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This one mistake in your recruitment process could cost you millions

by , 27 October 2014
There are four elements that guide you so you don't discriminate during a recruitment process. If you don't consider any one, or a combination of these elements you'll be contravening the Employment Equity Act (EEA). And this could cost your company a fine of R2.7 million or 10% of your turnover.

It doesn't matter how profitable your company is, you don't want to waste millions on something you can avoid.

Continue reading below to see the four elements you must use when recruiting so you don't contravene the EEA and cost your company millions in unnecessary fines!

Critical clauses you must include in your new hire's employment contract
You employment contract is a vital document! You must ensure you develop it along the legal requirements. There are 16 clauses you have to include. And we've included the 12 others that will protect you as an employer. Cover all your bases when it comes to a new employee's contract.

When you're considering a candidate's suitability for a position, use the following four guidelines to guide you:

1. Formal qualifications
This refers to the job applicant's school finishing certificate; a completed university degree; technikon/college diploma/certificate/degree; or similar academic achievement. It would be logical to base judgement of an applicant's suitability for the job as a Financial Manager partially on his accounting degree/diploma.
2. Prior learning
'Prior learning' could include the following meanings:
• Informal qualifications from short courses
• Exposure to the tasks of the job
• Having done or assisted with a similar job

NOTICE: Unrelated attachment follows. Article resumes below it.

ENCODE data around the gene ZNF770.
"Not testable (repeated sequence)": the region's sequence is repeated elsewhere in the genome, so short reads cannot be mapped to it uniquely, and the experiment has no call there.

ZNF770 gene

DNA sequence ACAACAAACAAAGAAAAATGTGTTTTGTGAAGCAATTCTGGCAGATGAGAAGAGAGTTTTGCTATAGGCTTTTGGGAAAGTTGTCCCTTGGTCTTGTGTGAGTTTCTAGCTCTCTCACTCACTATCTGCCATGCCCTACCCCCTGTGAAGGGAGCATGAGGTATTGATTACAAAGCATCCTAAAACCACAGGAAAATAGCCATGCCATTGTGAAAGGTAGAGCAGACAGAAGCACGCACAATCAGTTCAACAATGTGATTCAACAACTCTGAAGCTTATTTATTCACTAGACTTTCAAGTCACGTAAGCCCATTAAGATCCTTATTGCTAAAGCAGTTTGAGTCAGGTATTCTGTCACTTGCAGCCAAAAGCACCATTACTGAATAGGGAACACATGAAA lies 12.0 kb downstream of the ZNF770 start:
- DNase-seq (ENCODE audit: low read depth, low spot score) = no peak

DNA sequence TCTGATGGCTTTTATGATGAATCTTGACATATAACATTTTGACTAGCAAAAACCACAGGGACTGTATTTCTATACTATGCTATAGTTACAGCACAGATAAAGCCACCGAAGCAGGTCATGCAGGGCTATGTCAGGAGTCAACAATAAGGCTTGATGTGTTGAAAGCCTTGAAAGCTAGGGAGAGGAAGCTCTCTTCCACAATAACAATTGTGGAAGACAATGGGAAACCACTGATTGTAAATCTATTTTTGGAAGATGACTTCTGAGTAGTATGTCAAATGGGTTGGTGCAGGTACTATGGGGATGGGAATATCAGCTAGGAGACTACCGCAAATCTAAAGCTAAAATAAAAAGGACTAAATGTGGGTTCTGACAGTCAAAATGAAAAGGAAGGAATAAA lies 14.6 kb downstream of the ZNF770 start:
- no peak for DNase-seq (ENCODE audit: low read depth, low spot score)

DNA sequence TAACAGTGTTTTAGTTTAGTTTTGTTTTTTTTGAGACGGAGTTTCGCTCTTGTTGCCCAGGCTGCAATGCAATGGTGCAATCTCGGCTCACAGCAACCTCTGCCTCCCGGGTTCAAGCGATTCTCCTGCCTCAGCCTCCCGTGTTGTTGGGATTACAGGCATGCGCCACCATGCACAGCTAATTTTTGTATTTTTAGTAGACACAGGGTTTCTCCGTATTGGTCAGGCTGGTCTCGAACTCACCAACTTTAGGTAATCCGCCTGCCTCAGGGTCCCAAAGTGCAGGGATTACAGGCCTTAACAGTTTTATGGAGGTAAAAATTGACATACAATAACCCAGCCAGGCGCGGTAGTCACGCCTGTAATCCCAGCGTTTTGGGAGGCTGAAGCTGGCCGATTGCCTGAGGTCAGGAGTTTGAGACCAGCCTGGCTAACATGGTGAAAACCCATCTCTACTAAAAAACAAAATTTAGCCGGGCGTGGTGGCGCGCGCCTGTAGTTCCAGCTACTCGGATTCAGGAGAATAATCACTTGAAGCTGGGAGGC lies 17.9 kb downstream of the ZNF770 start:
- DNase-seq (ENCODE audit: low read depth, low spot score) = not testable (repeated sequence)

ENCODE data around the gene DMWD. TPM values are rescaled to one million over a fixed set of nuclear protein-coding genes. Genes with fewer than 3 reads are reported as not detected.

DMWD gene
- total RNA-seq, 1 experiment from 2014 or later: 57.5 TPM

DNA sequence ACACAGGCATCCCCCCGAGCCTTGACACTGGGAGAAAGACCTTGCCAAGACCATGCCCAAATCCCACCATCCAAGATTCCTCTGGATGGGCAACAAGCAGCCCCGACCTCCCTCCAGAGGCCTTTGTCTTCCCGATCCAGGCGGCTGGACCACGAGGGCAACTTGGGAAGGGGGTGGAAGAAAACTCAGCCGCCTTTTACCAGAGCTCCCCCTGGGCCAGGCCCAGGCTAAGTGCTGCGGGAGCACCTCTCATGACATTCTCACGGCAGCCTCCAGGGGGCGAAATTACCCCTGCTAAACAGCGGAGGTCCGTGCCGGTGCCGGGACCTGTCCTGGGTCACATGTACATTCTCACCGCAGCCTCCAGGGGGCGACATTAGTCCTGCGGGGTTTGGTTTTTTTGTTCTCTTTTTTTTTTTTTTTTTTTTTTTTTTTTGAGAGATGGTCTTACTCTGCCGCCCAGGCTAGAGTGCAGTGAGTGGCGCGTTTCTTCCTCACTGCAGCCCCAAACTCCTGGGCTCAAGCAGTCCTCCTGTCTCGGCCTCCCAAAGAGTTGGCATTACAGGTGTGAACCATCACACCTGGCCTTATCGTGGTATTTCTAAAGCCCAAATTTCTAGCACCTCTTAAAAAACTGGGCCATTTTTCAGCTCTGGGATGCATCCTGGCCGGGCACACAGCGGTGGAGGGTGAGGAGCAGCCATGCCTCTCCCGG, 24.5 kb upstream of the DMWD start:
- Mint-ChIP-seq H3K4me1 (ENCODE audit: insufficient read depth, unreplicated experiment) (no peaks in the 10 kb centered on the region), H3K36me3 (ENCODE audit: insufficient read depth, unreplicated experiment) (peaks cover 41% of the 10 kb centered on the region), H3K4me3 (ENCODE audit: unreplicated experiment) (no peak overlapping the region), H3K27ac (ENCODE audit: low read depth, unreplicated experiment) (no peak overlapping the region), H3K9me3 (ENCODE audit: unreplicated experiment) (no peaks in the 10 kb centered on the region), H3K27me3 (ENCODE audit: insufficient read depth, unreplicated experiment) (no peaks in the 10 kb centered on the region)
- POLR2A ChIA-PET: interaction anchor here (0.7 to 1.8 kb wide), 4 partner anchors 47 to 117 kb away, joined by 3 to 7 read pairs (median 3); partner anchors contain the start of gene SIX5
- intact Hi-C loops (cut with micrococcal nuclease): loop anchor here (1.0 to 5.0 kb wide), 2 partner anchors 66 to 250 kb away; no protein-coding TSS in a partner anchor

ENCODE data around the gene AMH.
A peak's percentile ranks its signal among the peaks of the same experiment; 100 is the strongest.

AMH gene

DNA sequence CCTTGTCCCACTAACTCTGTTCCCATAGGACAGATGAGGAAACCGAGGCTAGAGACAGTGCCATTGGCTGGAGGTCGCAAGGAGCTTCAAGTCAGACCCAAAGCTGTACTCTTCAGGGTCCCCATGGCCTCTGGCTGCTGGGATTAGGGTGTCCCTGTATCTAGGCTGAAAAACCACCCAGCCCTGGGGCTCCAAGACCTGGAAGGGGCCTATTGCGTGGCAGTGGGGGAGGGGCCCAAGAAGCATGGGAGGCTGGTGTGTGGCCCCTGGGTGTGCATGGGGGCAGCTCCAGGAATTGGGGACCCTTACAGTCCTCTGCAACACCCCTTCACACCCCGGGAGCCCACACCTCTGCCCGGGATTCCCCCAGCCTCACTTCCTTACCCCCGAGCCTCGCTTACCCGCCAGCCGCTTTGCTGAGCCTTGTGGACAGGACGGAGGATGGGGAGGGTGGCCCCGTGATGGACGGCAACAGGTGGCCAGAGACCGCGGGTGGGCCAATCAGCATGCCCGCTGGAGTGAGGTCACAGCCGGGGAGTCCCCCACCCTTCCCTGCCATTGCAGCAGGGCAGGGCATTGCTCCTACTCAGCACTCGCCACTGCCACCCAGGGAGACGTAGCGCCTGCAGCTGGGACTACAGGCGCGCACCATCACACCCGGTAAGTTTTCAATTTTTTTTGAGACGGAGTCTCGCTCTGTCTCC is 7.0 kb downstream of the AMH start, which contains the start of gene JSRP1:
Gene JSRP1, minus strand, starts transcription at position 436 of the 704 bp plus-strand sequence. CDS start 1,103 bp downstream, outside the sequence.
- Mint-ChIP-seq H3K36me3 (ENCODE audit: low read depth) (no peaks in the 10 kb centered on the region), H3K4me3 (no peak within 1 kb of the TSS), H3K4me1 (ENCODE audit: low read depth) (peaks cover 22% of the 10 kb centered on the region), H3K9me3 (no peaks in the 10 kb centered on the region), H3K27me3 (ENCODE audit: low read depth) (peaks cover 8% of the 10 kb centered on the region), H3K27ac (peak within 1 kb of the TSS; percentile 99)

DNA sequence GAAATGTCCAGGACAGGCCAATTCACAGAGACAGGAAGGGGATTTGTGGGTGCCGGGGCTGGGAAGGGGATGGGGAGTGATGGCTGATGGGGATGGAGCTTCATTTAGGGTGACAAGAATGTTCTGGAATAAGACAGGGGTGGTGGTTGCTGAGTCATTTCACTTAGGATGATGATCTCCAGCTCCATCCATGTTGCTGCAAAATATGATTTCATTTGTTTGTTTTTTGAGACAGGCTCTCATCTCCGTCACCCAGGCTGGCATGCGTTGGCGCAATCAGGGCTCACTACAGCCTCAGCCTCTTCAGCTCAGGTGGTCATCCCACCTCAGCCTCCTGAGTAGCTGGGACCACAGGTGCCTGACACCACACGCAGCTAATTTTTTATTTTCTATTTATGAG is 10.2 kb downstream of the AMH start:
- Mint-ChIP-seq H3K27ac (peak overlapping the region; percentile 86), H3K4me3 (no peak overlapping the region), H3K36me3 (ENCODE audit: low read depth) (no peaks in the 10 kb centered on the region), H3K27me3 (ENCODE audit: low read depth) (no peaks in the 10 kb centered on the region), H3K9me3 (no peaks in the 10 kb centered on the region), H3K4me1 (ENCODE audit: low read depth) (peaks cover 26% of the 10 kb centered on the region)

• Reading on the topic
• Attendance at relevant conferences
• Partly completed degrees/diplomas/internships
• On-the-job training
• Participation in relevant mentoring programmes
• Any other form of relevant learning other than formal qualifications
For you to establish what prior learning an applicant has, you would need to check up on any certificates he produces, make reference checks, and carry out skills tests.
3. Relevant experience
This clearly refers to the extent to which the applicant has previously carried out the same or similar work to that of the job sought, and has traditionally been a key requirement of employers in screening job applicants. The law allows you to use this criterion. However, it also prohibits you from unfairly discriminating against the applicant solely because of his lack of relevant experience, as mentioned above. This means if two applicants are more or less equal in terms of the first three criteria then you would be taking a risk by disqualifying either of them solely on the ground of lack of experience.
4. The capacity to acquire, within a reasonable time, the ability to do the job
The question is: How does one measure capacity or potential to learn? You may be able to achieve this through the following process:
• Analyse the job facets and the qualities needed by the applicant to perform the job.
• Devise fair and objective tests to assess the presence of such necessary qualities.
• Apply these tests consistently across all applicants.
P.S. With all the recent labour law changes, we've decided to do a wrap up breakfast in Johannesburg next month. This breakfast will include the recent changes to EEA and LRA that you must comply with immediately! Email your name to seminars@fsp.co.za and I'll keep you updated with more details.

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